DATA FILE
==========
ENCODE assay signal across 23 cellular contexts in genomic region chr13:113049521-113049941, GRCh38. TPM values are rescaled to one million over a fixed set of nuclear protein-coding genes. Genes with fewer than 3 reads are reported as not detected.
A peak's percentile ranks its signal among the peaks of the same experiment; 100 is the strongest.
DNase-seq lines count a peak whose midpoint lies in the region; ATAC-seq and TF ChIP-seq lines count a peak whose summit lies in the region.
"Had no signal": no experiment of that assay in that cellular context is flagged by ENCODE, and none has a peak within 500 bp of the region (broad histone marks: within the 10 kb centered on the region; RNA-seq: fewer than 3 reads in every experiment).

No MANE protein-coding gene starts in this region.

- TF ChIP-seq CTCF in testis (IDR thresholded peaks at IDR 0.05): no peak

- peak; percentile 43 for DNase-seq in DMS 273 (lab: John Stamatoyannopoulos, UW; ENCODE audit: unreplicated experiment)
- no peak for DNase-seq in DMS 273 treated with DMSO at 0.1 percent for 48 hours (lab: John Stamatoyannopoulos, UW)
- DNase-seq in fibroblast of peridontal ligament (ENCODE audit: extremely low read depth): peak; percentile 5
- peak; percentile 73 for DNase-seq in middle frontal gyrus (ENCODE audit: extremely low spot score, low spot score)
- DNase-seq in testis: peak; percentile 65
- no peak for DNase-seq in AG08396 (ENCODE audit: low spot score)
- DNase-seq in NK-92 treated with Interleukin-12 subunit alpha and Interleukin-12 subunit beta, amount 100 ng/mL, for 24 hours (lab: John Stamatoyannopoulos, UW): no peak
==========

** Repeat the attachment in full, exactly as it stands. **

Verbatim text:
ENCODE assay signal across 23 cellular contexts in genomic region chr13:113049521-113049941, GRCh38. TPM values are rescaled to one million over a fixed set of nuclear protein-coding genes. Genes with fewer than 3 reads are reported as not detected.
A peak's percentile ranks its signal among the peaks of the same experiment; 100 is the strongest.
DNase-seq lines count a peak whose midpoint lies in the region; ATAC-seq and TF ChIP-seq lines count a peak whose summit lies in the region.
"Had no signal": no experiment of that assay in that cellular context is flagged by ENCODE, and none has a peak within 500 bp of the region (broad histone marks: within the 10 kb centered on the region; RNA-seq: fewer than 3 reads in every experiment).

No MANE protein-coding gene starts in this region.

- TF ChIP-seq CTCF in testis (IDR thresholded peaks at IDR 0.05): no peak

- peak; percentile 43 for DNase-seq in DMS 273 (lab: John Stamatoyannopoulos, UW; ENCODE audit: unreplicated experiment)
- no peak for DNase-seq in DMS 273 treated with DMSO at 0.1 percent for 48 hours (lab: John Stamatoyannopoulos, UW)
- DNase-seq in fibroblast of peridontal ligament (ENCODE audit: extremely low read depth): peak; percentile 5
- peak; percentile 73 for DNase-seq in middle frontal gyrus (ENCODE audit: extremely low spot score, low spot score)
- DNase-seq in testis: peak; percentile 65
- no peak for DNase-seq in AG08396 (ENCODE audit: low spot score)
- DNase-seq in NK-92 treated with Interleukin-12 subunit alpha and Interleukin-12 subunit beta, amount 100 ng/mL, for 24 hours (lab: John Stamatoyannopoulos, UW): no peak